Z. Oklopcic, “Independence Referendums in Democratic Theory in Quebec and Montenegro”, (2012) 18:1 Nationalism and Ethnic Politics 22.

Z. Oklopcic, “The Territorial Challenge: From Constitutional Patriotism to Unencumbered Agonism in Bosnia and Herzegovina”, (2012) 13:1 German Law Journal 23.

Z. Oklopcic, “The Migrating Spirit of the Secession Reference in Southeastern Europe”, (2011) 24:2 Canadian Journal of Law and Jurisprudence, 347-376.

Chapters in peer-reviewed book volumes

Z. Oklopcic, “(Not) fast and (not) furious? (Un)constitutional responsiveness and the boundaries of constituent imagination” in Paul Blokker (ed), Constitutional Acceleration within the European Union and Beyond (Routledge 2018).

Z. Oklopcic, “Constitutional Theory and Cognitive Estrangement: Beyond Revolutions, Amendments and Constitutional Moments” in Richard Albert, Xenophon Contiades and Alkmene Fotiadou (eds), The Foundations and Traditions of Constitutional Amendment (Hart 2017).

Z. Oklopcic, “Redeeming the triple struggle? The Yugoslav accounts of Non-Alignment“ in Vasuki Nesiah, Michael Fakhri, and Luis Eslava, (eds), Bandung at Sixty: Critical Pasts and Pending Futures (Cambridge University Press 2018).

Z. Oklopcic, “Which pluralism? External self-determination at the intersection of national, social and geopolitical emancipation” in Stephen Tierney (ed.) Nationalism and Globalisation (Hart Publishing, 2015).

Z. Oklopcic, “A Farewell to Rhetorical Arms?: Unravelling the Self-Determination of Peoples” in Andrée Boisselle, Glen Coulthard, Avigail Eisenberg, and Jeremy Webber, (eds), Recognition and Self-Determination (University of British Columbia Press 2015).

Z. Oklopcic, “Constitutional Politics of Secession: Travelling from Quebec to Montenegro (and Back?)” in A. Pavkovic and P. Radan, (eds), Ashgate Research Companion on Secession (Ashgate 2011).
Z. Oklopcic, “Constituent Power and Polity Legitimacy in the European Context: A Theoretical Sketch” in J. Drew, ed., Redefining Europe (Amsterdam and New York: Rodopi 2005)

Blog post, book reviews, and other scholarly publications

Z. Oklopcic, “The Referendum on Catalan Self-Determination, Endemic Rhetoric, Interpretive Hypocrisy and Legal Imagination” Völkerrechtsblog, 22 September 2017, doi: 10.17176/20170925-144056.

Zoran Oklopcic, “Constitutionalize This: Catalan Referendum as Political Surprise and Theoretical Disruption”, International Journal of Constitutional Law Blog, October 6 2017 http://www.iconnectblog.com/2017/10/constitutionalize-this-the-catalan-referendum-as-political-surprise-and-theoretical-disruption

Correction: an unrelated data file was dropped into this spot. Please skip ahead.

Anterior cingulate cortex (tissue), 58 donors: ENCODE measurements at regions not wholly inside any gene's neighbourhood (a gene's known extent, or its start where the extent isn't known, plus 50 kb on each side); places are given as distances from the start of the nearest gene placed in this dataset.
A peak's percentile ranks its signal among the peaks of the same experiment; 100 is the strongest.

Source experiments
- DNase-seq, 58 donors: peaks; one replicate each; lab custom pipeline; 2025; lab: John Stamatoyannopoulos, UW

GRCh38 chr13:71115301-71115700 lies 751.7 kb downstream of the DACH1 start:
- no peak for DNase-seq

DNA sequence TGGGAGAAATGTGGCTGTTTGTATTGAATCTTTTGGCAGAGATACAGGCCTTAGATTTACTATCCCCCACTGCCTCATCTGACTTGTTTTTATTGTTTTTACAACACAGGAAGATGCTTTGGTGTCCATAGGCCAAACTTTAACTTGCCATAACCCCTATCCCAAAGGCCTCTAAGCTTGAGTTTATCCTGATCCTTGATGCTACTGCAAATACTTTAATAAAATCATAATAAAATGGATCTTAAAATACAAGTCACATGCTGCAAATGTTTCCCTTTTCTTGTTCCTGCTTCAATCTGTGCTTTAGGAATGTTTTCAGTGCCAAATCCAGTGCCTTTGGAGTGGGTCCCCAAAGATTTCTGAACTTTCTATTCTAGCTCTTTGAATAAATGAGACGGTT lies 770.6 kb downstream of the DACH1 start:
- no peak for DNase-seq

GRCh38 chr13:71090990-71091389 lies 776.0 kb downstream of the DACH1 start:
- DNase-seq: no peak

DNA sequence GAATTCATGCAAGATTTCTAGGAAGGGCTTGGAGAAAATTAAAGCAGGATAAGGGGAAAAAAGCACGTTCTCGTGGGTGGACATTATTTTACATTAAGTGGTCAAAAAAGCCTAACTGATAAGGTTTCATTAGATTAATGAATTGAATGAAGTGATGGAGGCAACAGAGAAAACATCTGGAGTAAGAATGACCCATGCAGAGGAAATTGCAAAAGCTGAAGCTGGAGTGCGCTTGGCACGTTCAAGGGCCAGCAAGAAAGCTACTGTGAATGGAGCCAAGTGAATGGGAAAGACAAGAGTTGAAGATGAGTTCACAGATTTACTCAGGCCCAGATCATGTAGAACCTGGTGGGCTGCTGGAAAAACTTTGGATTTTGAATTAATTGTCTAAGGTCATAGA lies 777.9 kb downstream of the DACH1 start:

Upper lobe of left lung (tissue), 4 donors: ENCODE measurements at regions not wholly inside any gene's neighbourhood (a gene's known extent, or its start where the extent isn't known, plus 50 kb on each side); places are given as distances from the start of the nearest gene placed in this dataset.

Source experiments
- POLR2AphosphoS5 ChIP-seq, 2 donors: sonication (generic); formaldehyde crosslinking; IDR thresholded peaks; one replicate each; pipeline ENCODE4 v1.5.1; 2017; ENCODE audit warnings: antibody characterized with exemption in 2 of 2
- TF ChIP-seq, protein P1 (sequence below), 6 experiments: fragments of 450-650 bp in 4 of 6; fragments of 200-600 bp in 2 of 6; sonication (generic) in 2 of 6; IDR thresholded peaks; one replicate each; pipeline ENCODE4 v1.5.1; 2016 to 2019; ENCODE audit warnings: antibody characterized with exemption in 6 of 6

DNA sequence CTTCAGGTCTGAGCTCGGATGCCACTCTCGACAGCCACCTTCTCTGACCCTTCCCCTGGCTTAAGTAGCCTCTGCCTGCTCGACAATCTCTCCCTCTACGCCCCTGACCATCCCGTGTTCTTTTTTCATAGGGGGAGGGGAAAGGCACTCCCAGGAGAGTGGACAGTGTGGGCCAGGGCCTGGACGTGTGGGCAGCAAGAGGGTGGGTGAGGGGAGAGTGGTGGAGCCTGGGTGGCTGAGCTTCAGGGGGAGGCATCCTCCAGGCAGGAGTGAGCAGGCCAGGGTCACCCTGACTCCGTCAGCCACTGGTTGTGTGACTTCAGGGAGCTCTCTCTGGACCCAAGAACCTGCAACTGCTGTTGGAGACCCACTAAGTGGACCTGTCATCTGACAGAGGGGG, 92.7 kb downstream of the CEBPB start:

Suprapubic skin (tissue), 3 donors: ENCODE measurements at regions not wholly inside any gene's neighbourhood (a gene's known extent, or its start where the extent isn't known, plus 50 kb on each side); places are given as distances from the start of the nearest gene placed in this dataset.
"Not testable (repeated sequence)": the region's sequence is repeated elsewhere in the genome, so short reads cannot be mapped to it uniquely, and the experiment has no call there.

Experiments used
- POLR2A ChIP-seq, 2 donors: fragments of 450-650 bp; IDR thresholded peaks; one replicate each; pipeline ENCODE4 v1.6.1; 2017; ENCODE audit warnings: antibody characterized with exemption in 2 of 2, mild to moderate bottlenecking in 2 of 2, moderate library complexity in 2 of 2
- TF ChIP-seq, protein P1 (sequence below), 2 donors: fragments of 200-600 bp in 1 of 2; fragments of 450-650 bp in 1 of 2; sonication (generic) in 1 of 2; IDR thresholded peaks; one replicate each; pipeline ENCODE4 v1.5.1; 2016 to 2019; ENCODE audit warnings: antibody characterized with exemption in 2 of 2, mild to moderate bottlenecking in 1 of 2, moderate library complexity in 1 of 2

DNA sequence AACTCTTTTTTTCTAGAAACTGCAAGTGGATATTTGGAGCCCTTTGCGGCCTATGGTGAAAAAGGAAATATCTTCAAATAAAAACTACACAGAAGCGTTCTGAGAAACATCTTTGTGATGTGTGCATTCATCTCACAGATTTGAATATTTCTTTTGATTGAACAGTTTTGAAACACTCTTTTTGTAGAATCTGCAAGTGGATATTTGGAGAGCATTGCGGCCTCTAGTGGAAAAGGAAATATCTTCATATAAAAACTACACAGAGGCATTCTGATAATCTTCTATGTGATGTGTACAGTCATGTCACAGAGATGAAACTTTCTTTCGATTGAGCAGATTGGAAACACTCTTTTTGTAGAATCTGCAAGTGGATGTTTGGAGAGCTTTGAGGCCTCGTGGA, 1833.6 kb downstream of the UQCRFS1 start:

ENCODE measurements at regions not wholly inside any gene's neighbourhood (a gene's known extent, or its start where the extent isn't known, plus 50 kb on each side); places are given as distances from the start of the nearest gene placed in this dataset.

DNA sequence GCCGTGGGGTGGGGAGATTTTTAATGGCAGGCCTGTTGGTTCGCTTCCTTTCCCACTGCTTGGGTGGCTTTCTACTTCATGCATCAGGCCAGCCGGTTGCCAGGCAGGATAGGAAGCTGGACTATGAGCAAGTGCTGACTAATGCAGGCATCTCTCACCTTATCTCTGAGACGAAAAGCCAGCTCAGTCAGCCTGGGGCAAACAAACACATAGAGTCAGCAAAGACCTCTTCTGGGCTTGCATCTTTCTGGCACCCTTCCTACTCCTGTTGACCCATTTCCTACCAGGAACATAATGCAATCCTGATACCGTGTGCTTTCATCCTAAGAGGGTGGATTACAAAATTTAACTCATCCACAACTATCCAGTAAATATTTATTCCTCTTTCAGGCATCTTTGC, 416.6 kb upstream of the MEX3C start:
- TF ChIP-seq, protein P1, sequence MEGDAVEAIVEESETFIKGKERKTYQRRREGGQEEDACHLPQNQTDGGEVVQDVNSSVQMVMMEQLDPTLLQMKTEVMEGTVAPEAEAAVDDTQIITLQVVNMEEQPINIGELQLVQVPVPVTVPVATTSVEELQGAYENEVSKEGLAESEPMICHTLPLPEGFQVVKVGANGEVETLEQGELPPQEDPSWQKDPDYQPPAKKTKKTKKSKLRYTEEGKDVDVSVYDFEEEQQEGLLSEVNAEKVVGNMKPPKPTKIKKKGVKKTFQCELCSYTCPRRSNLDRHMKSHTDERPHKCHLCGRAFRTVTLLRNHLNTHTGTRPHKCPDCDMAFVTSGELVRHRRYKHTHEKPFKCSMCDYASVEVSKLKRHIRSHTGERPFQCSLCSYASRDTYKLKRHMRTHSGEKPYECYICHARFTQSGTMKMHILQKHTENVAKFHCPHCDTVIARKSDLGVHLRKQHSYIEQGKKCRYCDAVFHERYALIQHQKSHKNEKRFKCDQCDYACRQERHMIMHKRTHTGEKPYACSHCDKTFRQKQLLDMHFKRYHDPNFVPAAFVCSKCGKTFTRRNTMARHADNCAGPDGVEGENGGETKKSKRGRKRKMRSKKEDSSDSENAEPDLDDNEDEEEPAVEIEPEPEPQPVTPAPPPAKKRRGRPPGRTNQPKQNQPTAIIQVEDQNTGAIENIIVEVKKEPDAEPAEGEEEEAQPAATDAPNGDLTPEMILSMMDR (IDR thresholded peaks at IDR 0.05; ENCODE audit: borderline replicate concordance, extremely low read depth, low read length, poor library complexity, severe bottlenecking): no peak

Z. Oklopcic, “Drafting Independence: Catalan Declaration of Sovereignty and the Question of Constituent Power in Context”, International Journal of Constitutional Law Blog, February 2013.

Z. Oklopcic, “Review of Joel Colón-Riós’ ‘Weak Constitutionalism’”, Int’l J. Const. L. Blog, October 15, 2012.

Z. Oklopcic, “Preliminary Thoughts on the Kosovo Opinion”, EJIL: Talk!, July 26 2010.

Z. Oklopcic, “Reflections on self-determination, and the status of Kosovo in light of the Report of the Independent International Fact-Finding Mission on the Conflict in Georgia”, EJIL: Talk!, December 31 2009.

Z. Oklopcic, “The Paradox of Constitutionalism: Constituent Power and Constitutional Form”, (book review) (2008) 6:2 International Journal of Constitutional Law, 358-370.

Z. Oklopcic, “Self-Determination of Peoples and Plural-Ethnic States in Contemporary International Law: Failed States, Nation-building and the Alternative, Federative Option” by Edward McWhinney, (book review) (2007) 45 Canadian Yearbook of International Law, 617-623.

Special issues (guest editor)

ICONnect Online Symposium: The Independence Vote in Catalonia (October 2017)
http://www.iconnectblog.com/2017/10/introduction-to-i-connect-symposium-independence-vote-in-catalonia/

The special issue of (2015) 16:3 German Law Journal “The crisis in Ukraine between the law, power and principle”

The special issue of (2015) 52:1 Politička misao: Croatian Journal of political science “Self-determination and secession: the case of Yugoslavia”.